The Other Moon Landings

The Soviets lost the moon race but won a dram of glory with the first robotic craft to roam another world.

Artist's conception of the Lunokhod rover about to descend ramps from the landing module. (NASA History Office)
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Dovgan, now 66, was well prepared by intensive training. “Driving on the moon felt even easier than it was in the lunodrome,” he says, but his comment belies the difficulties of navigating the rover. The low resolution of the slide show made it difficult to spot craters and boulders, especially at high sun angles, and there was a “dead zone”—a three-foot-wide area immediately in front of the rover that Lunokhod’s cameras could not see. The only solution, according to Dogvan, was to memorize the features in this area from the previous image, before the rover reached it. “When we were looking ahead and thinking of the obstacles that we did see, we also had to remember what was just behind,” he says.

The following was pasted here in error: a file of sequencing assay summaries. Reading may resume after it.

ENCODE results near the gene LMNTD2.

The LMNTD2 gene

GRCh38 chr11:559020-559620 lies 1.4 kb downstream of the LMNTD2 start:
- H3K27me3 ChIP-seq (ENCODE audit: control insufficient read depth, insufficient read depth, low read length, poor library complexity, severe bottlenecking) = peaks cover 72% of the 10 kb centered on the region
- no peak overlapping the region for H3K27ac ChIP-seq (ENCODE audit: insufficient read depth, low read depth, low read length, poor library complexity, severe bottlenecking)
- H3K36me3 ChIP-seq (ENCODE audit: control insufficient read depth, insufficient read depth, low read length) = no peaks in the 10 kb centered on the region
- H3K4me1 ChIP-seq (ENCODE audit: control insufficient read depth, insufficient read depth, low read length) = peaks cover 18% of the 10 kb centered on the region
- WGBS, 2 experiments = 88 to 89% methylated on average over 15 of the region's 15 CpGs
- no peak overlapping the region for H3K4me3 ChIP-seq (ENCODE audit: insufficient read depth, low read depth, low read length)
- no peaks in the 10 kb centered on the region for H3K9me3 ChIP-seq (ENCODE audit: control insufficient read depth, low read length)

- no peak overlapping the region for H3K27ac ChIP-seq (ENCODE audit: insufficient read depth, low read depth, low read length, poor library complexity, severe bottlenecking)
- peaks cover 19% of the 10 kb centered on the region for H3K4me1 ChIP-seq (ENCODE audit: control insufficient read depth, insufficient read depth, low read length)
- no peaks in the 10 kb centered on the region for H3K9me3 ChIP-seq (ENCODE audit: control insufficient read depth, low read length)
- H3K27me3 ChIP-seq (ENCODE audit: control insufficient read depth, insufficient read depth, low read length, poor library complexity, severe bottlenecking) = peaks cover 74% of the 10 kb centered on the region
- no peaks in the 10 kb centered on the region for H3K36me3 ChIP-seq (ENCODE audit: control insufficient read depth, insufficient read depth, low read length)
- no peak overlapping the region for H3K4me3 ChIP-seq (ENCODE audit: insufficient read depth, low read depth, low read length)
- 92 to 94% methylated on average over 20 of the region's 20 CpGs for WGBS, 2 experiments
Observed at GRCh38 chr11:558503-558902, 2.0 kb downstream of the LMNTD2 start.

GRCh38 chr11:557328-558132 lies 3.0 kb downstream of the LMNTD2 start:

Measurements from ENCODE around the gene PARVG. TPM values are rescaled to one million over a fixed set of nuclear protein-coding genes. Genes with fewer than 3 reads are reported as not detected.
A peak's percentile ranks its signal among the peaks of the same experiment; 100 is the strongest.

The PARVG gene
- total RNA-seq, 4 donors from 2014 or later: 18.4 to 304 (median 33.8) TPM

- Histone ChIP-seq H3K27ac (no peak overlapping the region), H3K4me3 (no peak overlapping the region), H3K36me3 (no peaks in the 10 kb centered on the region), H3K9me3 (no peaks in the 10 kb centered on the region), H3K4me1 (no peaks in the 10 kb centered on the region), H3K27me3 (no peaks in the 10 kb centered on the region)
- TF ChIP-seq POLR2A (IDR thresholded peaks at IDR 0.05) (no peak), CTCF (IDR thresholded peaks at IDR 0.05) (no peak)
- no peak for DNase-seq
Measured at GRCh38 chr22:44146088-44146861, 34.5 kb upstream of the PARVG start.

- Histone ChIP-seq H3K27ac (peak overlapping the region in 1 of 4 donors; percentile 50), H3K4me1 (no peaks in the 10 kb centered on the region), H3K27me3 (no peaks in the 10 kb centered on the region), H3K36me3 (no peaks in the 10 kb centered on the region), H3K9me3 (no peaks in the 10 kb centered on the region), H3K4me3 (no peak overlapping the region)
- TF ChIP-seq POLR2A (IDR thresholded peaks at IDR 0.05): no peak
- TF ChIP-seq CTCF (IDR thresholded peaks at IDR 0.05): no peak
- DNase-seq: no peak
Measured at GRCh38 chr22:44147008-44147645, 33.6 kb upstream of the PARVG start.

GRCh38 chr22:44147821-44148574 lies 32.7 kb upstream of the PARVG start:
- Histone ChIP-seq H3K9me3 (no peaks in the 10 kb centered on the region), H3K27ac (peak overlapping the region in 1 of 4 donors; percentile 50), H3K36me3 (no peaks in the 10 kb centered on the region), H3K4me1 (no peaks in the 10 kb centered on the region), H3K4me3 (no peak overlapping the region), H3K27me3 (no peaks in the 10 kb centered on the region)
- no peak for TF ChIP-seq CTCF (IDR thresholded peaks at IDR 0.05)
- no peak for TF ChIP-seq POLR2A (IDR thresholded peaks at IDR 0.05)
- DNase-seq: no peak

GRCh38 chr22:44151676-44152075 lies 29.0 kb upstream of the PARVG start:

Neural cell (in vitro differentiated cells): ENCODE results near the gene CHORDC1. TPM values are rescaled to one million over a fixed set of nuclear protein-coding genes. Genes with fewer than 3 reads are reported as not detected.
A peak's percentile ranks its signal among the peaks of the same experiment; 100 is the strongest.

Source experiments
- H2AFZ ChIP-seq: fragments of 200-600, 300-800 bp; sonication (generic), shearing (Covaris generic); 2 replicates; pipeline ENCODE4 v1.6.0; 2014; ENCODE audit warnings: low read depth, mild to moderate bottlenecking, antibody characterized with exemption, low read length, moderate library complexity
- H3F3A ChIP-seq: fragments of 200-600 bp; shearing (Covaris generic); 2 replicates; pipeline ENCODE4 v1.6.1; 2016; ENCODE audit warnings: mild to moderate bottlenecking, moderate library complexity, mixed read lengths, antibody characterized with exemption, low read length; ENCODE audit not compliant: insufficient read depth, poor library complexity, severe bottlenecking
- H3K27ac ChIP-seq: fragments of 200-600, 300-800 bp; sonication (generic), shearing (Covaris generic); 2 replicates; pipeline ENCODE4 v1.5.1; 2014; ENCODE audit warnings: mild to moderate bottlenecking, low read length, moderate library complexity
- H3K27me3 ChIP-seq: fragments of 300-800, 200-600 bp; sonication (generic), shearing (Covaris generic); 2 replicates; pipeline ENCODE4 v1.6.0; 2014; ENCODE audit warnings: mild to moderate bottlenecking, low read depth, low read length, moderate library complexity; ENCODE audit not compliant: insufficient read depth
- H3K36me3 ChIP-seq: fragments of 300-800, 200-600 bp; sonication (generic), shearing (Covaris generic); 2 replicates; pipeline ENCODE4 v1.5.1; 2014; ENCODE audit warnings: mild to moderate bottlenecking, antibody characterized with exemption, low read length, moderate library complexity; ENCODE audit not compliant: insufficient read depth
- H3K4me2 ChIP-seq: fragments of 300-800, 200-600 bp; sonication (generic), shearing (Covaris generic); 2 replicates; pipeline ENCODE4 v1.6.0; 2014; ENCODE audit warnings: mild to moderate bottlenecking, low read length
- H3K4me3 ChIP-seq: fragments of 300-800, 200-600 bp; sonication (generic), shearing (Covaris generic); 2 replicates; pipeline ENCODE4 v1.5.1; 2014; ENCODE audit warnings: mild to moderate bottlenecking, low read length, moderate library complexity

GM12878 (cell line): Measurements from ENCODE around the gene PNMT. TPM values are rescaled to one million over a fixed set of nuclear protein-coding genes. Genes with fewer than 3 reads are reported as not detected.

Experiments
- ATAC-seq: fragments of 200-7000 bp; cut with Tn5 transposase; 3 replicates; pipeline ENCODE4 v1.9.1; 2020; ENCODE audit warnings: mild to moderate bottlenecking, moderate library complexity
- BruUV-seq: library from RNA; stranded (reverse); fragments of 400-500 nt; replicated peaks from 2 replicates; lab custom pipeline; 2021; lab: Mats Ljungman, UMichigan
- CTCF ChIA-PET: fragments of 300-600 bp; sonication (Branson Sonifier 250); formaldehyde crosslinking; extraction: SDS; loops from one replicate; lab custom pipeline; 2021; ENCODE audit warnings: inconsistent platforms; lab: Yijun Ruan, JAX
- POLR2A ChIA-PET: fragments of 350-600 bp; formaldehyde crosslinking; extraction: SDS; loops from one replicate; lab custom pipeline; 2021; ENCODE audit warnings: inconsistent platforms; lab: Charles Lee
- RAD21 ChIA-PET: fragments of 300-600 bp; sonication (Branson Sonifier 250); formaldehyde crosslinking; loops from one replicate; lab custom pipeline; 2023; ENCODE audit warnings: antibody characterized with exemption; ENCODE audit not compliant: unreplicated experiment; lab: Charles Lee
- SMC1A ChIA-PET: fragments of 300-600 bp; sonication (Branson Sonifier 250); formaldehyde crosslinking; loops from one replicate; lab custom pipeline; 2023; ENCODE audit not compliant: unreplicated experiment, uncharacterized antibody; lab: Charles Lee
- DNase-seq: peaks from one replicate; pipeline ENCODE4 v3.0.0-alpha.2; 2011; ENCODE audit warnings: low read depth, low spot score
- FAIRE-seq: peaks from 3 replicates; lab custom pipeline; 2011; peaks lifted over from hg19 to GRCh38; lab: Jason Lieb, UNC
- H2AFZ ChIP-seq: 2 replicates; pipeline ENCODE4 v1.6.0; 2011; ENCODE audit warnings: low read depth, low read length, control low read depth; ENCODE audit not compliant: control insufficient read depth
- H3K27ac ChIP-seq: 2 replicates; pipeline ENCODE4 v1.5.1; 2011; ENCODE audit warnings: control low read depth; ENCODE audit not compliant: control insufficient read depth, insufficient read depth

Dovgan also had to constantly verbalize what he saw to Fyodorov. “103,” Dovgan would say, using the commander’s call sign, “this is 101 reporting on the situation. Twenty degrees left of the course, a stone; distance, five meters; height, 35 [centimeters], width, 50. Straight ahead, a crater, diameter, nine meters. To the right, 15 degrees, a gap. Decision: Will turn left 60 degrees to avoid both crater and stone, and then regain the straight-ahead direction.” Although Fyodorov sometimes challenged Dovgan before approving his plans, he ultimately trusted his driver’s judgment as if Dovgan were actually on the moon. And indeed, Dovgan sometimes felt as if he were. “Not that I forgot that I was on Earth, but it felt like I was so phased into my work that the only thing that wasn’t part of me being on the moon was the constant, continuous reporting,” he recalls. “It almost felt like I was talking to myself all the time, or that I was talking to Lunokhod.”